Stories behind Hong Kong districts: Tsim Sha Tsui – the beach that reached to become a major tourism and shopping hub
Its name means ‘sharp sandy point’. Earmarked as a port, development sped up with the Kowloon-Canton Railway’s arrival; later rapid urbanisation left little of the local flavour. One structure, though, has escaped the wrecking ball
In 1860, a small ritual took place at the southern tip of the Kowloon peninsula – then a largely undeveloped area of Hong Kong with only a handful of scattered villages – that would forever change the area’s fate.
A Chinese magistrate scooped up a handful of soil, sealed it in a bag and handed it to a British representative. With that symbolic gesture, the peninsula was ceded to Britain under the Convention of Peking, 19 years after Britain had taken control of Hong Kong Island.
Looking at Tsim Sha Tsui today – a major tourism, shopping and dining hub – there is no evidence to suggest how it got its name, which literally translates to “sharp sandy point”. But the beach, whose shape inspired its name, was captured in a photo taken 10 years after Kowloon became an occupied territory – possibly the earliest photo taken of the area, according to local historian Ko Tim-keung.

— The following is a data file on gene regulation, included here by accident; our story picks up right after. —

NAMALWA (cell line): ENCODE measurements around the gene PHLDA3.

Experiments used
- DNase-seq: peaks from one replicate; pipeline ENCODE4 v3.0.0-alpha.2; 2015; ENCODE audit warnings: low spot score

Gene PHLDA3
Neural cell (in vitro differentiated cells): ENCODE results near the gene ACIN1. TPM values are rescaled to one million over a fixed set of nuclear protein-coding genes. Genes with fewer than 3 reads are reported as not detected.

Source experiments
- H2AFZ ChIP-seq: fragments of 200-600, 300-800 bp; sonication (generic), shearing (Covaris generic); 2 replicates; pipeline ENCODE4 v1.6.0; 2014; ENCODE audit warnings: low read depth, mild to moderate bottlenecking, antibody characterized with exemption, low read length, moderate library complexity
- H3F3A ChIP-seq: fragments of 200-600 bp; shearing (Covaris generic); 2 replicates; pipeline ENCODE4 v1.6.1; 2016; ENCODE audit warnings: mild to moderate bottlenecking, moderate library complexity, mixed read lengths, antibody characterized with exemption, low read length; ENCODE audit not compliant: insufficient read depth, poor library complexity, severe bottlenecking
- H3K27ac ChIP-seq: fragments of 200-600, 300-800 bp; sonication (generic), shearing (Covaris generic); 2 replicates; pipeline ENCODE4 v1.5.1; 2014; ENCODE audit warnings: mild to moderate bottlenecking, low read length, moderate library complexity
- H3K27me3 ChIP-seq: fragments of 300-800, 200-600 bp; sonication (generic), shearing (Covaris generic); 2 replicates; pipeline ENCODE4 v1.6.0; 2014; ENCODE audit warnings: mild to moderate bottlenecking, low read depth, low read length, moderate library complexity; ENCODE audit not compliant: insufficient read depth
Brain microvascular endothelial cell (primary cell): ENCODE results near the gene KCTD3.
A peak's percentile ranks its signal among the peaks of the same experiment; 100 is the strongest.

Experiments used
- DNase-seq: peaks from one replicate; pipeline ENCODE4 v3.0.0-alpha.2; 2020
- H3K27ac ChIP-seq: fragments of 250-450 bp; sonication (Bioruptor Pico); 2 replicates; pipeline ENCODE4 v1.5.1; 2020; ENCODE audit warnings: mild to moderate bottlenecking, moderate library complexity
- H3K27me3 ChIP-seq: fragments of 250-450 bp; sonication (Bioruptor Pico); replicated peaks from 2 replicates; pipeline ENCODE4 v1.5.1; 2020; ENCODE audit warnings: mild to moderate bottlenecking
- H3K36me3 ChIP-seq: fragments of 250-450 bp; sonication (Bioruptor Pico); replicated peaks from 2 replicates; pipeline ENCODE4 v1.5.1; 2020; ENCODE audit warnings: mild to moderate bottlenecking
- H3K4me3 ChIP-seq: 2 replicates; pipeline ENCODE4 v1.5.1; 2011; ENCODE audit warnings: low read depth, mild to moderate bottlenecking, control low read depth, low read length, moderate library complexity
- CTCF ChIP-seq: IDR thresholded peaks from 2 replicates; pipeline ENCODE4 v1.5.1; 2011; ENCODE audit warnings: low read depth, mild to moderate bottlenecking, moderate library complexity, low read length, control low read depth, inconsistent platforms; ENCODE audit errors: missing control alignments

From there, timber of the fragrant Heung tree that gave Hong Kong its name – which in English means “fragrant harbour” – was shipped to Hong Kong Island, then on to Canton (now Guangzhou) and the rest of the world.
The colonial government had seen the potential for Tsim Sha Tsui to become a major commercial port early on. Being the peninsula’s closest point to Hong Kong Island, it was strategically located, with deep water that would allow even large clipper ships to drop anchor.
To realise the administration’s vision, the Executive Council passed a bill in 1905 approving funding for a large-scale project to spearhead development – beginning with construction of the Kowloon-Canton Railway, with its terminus in Tsim Sha Tsui. The idea had first been proposed by railway engineer Rowland Macdonald Stephenson as early as 1864. But getting every stakeholder on board took so long that a concession was not granted until 1898.